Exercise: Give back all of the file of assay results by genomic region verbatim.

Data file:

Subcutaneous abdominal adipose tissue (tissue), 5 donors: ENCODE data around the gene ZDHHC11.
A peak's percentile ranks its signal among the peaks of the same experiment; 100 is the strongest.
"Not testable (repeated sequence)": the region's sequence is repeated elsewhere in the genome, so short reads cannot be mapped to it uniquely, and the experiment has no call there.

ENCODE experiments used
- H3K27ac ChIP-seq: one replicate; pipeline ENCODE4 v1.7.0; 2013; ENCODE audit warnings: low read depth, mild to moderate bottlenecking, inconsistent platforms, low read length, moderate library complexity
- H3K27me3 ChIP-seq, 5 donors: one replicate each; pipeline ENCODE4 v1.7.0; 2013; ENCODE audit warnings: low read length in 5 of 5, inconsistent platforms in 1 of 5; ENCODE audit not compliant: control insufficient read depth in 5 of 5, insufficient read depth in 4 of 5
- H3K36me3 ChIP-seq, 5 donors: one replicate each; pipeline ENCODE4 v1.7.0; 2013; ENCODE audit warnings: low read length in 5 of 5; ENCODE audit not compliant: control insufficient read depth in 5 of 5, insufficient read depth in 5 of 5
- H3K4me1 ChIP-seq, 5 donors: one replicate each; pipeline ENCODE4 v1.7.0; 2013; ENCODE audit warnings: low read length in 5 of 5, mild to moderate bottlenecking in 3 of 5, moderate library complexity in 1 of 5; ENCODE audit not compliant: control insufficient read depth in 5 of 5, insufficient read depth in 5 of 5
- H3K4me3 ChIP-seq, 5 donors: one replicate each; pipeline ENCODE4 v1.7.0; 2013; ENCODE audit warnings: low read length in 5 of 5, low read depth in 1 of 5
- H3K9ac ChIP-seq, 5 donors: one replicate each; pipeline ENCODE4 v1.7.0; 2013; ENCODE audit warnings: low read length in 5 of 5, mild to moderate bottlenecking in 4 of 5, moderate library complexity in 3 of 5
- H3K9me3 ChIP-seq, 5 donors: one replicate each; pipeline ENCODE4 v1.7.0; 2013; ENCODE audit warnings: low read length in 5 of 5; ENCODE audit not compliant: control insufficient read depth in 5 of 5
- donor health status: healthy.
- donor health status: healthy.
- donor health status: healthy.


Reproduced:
Subcutaneous abdominal adipose tissue (tissue), 5 donors: ENCODE data around the gene ZDHHC11.
A peak's percentile ranks its signal among the peaks of the same experiment; 100 is the strongest.
"Not testable (repeated sequence)": the region's sequence is repeated elsewhere in the genome, so short reads cannot be mapped to it uniquely, and the experiment has no call there.

ENCODE experiments used
- H3K27ac ChIP-seq: one replicate; pipeline ENCODE4 v1.7.0; 2013; ENCODE audit warnings: low read depth, mild to moderate bottlenecking, inconsistent platforms, low read length, moderate library complexity
- H3K27me3 ChIP-seq, 5 donors: one replicate each; pipeline ENCODE4 v1.7.0; 2013; ENCODE audit warnings: low read length in 5 of 5, inconsistent platforms in 1 of 5; ENCODE audit not compliant: control insufficient read depth in 5 of 5, insufficient read depth in 4 of 5
- H3K36me3 ChIP-seq, 5 donors: one replicate each; pipeline ENCODE4 v1.7.0; 2013; ENCODE audit warnings: low read length in 5 of 5; ENCODE audit not compliant: control insufficient read depth in 5 of 5, insufficient read depth in 5 of 5
- H3K4me1 ChIP-seq, 5 donors: one replicate each; pipeline ENCODE4 v1.7.0; 2013; ENCODE audit warnings: low read length in 5 of 5, mild to moderate bottlenecking in 3 of 5, moderate library complexity in 1 of 5; ENCODE audit not compliant: control insufficient read depth in 5 of 5, insufficient read depth in 5 of 5
- H3K4me3 ChIP-seq, 5 donors: one replicate each; pipeline ENCODE4 v1.7.0; 2013; ENCODE audit warnings: low read length in 5 of 5, low read depth in 1 of 5
- H3K9ac ChIP-seq, 5 donors: one replicate each; pipeline ENCODE4 v1.7.0; 2013; ENCODE audit warnings: low read length in 5 of 5, mild to moderate bottlenecking in 4 of 5, moderate library complexity in 3 of 5
- H3K9me3 ChIP-seq, 5 donors: one replicate each; pipeline ENCODE4 v1.7.0; 2013; ENCODE audit warnings: low read length in 5 of 5; ENCODE audit not compliant: control insufficient read depth in 5 of 5
- donor health status: healthy.
- donor health status: healthy.
- donor health status: healthy.